For me, the meeting was a chance to see what they do with their audience and how they interact with them. They also think outside of the box in terms of how they go about CSR and interact with Parents. On the CSR side they have a community page but it doesnt house your general community functionality, instead it has things like recipes for the audience to make, suggested outdoor activities and good old Blue Peter style “how to make” areas. Not once do they talk about the game or link it to the shop for merchandise, they use it as a tool to provide the audience with something different and show parents that CP has their childrens best interests at heart.
I think we can all learn from this in CM respect, although we look for interactions, relationships and engagement what about the other side of the coin? The power of getting the audience to do things away from your brand or product and making them feel good?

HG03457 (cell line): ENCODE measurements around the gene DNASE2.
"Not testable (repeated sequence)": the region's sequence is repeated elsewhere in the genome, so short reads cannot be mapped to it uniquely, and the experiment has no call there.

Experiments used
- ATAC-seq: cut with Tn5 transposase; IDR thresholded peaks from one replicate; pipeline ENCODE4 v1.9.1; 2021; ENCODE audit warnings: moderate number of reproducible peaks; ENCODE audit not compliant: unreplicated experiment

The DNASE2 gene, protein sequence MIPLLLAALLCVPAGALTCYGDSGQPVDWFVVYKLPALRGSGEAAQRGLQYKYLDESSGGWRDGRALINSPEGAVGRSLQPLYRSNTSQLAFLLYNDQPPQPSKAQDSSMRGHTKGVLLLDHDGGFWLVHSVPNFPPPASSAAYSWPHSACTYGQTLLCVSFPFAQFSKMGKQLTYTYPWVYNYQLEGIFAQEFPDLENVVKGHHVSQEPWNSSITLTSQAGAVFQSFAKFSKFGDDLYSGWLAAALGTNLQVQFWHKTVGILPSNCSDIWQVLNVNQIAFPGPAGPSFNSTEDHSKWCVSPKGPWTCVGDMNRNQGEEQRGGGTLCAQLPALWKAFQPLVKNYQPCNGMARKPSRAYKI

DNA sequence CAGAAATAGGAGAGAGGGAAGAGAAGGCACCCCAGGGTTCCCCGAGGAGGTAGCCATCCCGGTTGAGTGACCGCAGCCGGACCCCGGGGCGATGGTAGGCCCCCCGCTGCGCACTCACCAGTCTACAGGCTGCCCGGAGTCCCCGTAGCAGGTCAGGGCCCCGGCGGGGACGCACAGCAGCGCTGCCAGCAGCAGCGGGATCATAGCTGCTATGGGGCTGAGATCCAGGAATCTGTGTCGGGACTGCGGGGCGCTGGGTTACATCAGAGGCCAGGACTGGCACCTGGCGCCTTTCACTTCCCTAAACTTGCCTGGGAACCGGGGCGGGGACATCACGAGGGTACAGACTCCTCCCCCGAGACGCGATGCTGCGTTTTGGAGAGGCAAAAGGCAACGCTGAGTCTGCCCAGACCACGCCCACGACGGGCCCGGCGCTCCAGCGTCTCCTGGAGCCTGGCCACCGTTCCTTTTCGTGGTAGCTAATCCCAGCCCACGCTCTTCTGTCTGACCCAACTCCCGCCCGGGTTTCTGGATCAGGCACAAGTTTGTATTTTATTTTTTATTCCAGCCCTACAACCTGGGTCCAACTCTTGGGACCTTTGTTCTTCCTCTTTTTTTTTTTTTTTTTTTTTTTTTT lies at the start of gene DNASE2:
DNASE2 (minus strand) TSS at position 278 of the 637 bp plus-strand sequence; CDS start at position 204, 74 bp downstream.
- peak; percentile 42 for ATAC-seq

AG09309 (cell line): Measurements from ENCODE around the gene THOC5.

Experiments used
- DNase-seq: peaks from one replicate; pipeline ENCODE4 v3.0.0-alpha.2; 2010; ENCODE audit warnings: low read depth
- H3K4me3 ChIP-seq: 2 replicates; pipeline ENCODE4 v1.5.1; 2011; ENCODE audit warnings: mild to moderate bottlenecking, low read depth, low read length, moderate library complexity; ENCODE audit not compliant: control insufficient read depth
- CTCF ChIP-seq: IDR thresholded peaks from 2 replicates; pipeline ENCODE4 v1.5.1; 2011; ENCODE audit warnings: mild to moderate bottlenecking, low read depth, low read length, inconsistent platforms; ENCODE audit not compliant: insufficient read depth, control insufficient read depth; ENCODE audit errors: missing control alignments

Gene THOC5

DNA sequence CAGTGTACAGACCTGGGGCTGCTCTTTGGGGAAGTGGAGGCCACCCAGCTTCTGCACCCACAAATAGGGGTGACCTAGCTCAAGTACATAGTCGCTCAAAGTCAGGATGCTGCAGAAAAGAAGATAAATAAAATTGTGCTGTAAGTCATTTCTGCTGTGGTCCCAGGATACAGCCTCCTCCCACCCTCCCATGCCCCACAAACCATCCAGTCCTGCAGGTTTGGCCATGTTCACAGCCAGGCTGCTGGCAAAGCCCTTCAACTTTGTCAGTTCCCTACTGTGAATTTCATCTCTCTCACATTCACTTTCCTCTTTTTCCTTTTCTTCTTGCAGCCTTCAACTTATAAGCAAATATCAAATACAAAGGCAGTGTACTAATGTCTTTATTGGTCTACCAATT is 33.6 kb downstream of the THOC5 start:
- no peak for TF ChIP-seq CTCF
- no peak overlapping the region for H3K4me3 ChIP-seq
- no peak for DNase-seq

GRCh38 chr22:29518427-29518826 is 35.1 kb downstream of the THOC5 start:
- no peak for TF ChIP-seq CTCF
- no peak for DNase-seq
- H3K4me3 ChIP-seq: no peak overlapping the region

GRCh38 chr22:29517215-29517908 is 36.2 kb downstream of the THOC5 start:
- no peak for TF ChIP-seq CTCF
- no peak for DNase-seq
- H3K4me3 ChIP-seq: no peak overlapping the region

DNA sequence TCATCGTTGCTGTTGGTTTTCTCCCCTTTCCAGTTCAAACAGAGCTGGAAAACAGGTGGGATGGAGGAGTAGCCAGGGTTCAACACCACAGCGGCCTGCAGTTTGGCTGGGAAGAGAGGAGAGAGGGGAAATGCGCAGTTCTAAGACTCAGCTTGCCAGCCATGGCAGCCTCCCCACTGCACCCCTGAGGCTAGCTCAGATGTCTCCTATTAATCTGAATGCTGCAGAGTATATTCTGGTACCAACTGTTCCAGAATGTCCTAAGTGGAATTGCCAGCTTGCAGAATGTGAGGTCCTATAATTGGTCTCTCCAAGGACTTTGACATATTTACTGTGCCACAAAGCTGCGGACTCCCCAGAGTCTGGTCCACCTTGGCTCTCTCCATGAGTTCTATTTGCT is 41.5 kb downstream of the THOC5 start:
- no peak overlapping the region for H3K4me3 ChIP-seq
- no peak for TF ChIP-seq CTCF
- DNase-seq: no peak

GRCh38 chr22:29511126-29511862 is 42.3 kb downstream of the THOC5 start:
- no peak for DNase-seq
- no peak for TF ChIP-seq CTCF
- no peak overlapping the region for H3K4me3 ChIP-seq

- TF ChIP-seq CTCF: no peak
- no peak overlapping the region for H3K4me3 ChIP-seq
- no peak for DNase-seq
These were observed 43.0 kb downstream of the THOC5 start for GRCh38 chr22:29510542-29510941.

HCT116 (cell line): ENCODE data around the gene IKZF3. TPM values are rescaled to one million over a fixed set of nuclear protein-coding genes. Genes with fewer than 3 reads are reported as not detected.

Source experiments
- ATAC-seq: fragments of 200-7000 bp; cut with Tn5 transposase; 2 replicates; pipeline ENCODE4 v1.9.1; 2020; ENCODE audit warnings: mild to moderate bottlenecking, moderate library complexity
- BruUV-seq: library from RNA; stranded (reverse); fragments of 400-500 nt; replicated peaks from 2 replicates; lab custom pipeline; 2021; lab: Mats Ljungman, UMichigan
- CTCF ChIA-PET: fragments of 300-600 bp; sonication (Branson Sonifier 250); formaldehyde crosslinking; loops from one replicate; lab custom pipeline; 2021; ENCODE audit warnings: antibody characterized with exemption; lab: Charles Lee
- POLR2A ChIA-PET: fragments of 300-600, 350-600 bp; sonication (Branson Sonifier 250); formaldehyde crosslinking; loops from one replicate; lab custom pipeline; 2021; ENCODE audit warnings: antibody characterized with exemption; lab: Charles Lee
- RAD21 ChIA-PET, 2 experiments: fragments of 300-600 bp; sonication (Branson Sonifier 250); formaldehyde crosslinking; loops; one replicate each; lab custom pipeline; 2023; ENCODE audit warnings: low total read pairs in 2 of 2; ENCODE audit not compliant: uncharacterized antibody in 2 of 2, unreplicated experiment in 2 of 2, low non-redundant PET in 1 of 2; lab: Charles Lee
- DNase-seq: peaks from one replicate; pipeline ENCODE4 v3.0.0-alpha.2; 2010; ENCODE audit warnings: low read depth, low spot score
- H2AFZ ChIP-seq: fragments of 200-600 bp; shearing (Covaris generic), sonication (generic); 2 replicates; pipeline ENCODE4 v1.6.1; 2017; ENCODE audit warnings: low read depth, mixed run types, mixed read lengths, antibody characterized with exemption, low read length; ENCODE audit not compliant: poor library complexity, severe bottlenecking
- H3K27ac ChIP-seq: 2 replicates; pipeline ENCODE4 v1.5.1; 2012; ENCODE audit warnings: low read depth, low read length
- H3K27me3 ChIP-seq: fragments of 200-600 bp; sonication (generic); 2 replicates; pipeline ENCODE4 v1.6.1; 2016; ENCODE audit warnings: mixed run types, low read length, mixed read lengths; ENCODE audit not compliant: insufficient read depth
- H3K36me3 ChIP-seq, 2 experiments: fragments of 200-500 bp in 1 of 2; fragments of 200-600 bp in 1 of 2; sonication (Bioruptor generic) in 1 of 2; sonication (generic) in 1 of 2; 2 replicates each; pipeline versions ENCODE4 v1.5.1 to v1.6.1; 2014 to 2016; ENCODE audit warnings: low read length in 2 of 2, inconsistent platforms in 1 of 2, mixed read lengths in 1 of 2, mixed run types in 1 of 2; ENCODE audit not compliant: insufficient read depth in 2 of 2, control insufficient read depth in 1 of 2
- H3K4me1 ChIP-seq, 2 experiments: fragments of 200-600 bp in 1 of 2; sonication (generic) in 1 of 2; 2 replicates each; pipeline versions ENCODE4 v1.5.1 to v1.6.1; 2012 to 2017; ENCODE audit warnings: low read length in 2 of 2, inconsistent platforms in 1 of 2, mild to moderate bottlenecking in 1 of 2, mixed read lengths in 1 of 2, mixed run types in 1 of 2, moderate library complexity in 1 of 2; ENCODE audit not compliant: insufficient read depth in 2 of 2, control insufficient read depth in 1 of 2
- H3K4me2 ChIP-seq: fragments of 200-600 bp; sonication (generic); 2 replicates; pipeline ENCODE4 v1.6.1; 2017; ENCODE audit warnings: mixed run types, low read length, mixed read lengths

It’s often been said that “Content is King” and to a point I agree with this. Yes communities are about building relationships and improving engagement but content can form part of the backbone of a community and give the audience something to build relationships off the back of. The title of this post looks at “Contribution” as a series of things and therefore likened to a Royal Court.
It could be the ability to share content to places outside of your community, the ability to comment directly on the content and start discussion or the ability for users to submit their own content / UGC. Whatever it is these actions can all be rolled up into the term “Contribution”. These actions all depend on the provision of content where there isn’t the use of a forum or the ability for users to dictate the content by their own submissions. Thus we come full circle with content as the king that drives those different types of interaction and contribution.